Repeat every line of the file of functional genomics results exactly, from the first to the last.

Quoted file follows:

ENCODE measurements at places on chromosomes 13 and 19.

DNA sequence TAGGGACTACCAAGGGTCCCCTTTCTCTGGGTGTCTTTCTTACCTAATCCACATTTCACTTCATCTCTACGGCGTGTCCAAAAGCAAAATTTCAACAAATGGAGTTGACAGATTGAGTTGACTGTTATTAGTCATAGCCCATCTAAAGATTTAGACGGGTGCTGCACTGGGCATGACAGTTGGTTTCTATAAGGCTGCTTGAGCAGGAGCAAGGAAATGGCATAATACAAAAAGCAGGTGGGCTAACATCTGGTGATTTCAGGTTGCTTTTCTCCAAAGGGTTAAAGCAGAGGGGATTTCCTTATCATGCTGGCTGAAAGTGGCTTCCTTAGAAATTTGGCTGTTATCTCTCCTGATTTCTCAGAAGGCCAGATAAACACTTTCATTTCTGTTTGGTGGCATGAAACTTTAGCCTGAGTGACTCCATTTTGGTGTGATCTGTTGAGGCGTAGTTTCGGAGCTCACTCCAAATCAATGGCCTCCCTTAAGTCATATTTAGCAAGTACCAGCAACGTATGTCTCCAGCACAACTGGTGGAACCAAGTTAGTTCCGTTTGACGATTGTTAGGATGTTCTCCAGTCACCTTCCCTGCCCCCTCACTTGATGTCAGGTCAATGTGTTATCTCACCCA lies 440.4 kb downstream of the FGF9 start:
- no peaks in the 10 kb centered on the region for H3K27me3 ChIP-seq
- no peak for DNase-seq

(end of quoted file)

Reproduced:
ENCODE measurements at places on chromosomes 13 and 19.

DNA sequence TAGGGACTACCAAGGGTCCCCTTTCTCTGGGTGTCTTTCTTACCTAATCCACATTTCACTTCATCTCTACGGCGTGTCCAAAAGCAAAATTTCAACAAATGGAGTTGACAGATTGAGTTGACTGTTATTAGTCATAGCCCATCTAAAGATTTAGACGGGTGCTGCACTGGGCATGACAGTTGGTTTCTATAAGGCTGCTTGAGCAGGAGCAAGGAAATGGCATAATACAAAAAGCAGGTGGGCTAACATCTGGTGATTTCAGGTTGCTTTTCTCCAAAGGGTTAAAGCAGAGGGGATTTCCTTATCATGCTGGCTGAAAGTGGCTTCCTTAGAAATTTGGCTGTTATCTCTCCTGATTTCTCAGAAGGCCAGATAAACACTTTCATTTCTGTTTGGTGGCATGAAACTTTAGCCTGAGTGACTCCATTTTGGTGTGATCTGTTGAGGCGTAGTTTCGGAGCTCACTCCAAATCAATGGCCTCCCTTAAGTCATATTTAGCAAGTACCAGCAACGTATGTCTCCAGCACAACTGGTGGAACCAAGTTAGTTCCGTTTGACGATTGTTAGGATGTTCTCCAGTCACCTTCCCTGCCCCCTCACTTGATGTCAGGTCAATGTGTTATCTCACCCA lies 440.4 kb downstream of the FGF9 start:
- no peaks in the 10 kb centered on the region for H3K27me3 ChIP-seq
- no peak for DNase-seq